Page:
EGU General Assembly 2022
© Author(s) 2022. This work is distributed under
the Creative Commons Attribution 4.0 License.

Bromine, Iodine and Mercury on the East Antarctic plateau: preliminary results from sampling along a traverse. 

Giuditta Celli1, Warren R.L. Cairns1,2, Joel Savarino3, Barbara Stenni1, Massimo Frezzotti4, Niccolò Maffezzoli1,2, Clara Turetta1,2, Claudio Scarchilli5, Barbara Delmonte6, Rita Traversi7, and Andrea Spolaor1,2
Giuditta Celli et al.
  • 1Ca’Foscari University of Venice, Department of Environmental Sciences, Informatics and Statistics, Via Torino 155, 30172 Venice Mestre, Italy
  • 2CNR-Institute of Polar Sciences (CNR-ISP), 155 Via Torino, 30172 Venice Mestre, Italy.
  • 3Institut des Géosciences de l’Environnement, Université Grenoble Alpes, CNRS, IRD, Grenoble INP, 38400 Grenoble, France
  • 4Department of Science, University of Roma Tre, Largo S. Leonardo Murialdo, 1, 00146, Roma, Italy
  • 5ENEA, C.R. Casaccia, 00123, Roma, Italy
  • 6Department of Earth and Environmental Sciences, University of Milano-Bicocca, Milan, Italy
  • 7Department of Chemistry, University of Florence, Florence, Italy

Sunlit snow is highly photochemically active and plays a key role in the exchange of gas phase species between the cryosphere and the atmosphere. Bromine (Br), Iodine (I) and Mercury (Hg) can be photoactivated by the UV radiation and, in certain circumstances, released from the snowpack into the atmosphere. Mercury is a heavy metal with a known toxicity present in the environment in several different chemical forms. Once present in the snowpack, Hg is very labile and, thanks to the UV light, it can be reduced back to elemental Hg (Hg(0)) and undergo dynamic exchange with the atmosphere. Similar to mercury, iodine can undergo photochemical activation in surface snow resulting in its presence in the surrounding atmosphere where it plays a crucial role in new particle formation. Bromine  has a central role in the mercury cycle in polar regions (through the Atmospheric mercury depletion events) as well as contributing to the tropospheric ozone cycle in the polar region causing the so-called Ozone depletion events. However, compared to Iodine and Mercury, it seems to be more stable after deposition into the snow pack. 

Here we present measurements of bromine, iodine and mercury performed by ICP-MS, on snow pit and shallow core samples taken over a 2100 km traverse in East Antarctica from the coast to the interior (Talos Dome – Dome C traverse 2016 and East Antarctic International Ice Sheet Traverse, EAIIST 2019). The shallow core and the snow pit samples at each site are estimated to cover about 10 to 20 years of snow accumulation, giving us a deposition record from approximately the late 90s, to around the early 21st century. The concentrations determined in different  sampling sites show a rather clear decrease trend from the coast with the minima as we approach the inner part of the Antarctic plateau. In addition, the analysis of surface and bulk samples from EAIIST show a decrease of concentrations toward the inland except for the sites characterised by a strong snow metamorphosis caused mainly by the wind friction. In almost all the sampling sites of the EAIIST traverse the concentrations of Br, I and Hg increase with sample depth, possibly due to snowpack photochemical activation in the upper part of the snowpack. Future studies are planned to  investigate the possible link between the determined concentration profile and the variation of the solar radiation reaching the Antarctic Plateau during spring caused by the ozone hole formation.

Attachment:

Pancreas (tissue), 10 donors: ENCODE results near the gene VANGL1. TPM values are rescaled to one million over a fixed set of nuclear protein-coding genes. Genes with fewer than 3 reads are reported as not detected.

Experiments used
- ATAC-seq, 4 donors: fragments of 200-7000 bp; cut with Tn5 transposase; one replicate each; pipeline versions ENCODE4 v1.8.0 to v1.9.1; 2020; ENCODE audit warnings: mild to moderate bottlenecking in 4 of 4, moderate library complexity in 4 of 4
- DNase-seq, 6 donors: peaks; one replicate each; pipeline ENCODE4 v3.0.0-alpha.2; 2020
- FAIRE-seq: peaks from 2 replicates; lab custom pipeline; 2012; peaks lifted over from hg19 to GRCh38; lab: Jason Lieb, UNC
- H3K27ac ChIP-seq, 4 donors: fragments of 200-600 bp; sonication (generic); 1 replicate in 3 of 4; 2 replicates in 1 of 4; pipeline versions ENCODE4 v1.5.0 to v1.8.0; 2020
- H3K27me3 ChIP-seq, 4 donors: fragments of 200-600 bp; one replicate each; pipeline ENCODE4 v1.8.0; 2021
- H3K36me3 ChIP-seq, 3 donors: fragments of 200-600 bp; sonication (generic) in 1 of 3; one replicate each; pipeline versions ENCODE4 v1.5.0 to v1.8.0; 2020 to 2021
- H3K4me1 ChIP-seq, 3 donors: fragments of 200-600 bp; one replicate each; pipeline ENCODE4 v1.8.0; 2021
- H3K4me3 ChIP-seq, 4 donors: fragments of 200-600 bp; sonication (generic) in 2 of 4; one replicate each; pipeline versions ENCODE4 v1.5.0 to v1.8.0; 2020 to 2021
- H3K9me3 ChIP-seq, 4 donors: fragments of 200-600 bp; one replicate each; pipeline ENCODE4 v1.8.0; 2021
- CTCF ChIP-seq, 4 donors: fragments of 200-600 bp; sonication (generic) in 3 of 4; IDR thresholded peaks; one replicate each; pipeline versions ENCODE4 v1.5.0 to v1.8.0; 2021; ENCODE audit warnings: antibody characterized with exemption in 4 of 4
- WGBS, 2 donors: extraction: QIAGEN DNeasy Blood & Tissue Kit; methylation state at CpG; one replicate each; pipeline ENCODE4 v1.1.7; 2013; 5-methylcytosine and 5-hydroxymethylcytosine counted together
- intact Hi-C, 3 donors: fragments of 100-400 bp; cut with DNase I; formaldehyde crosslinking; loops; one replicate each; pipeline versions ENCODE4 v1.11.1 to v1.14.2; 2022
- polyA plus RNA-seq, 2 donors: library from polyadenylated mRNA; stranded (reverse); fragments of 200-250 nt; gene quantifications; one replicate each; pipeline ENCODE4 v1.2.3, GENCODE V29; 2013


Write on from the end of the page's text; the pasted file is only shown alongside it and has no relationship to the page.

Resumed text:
How to cite: Celli, G., Cairns, W. R. L., Savarino, J., Stenni, B., Frezzotti, M., Maffezzoli, N., Turetta, C., Scarchilli, C., Delmonte, B., Traversi, R., and Spolaor, A.: Bromine, Iodine and Mercury on the East Antarctic plateau: preliminary results from sampling along a traverse. , EGU General Assembly 2022, Vienna, Austria, 23–27 May 2022, EGU22-2255,, 2022.

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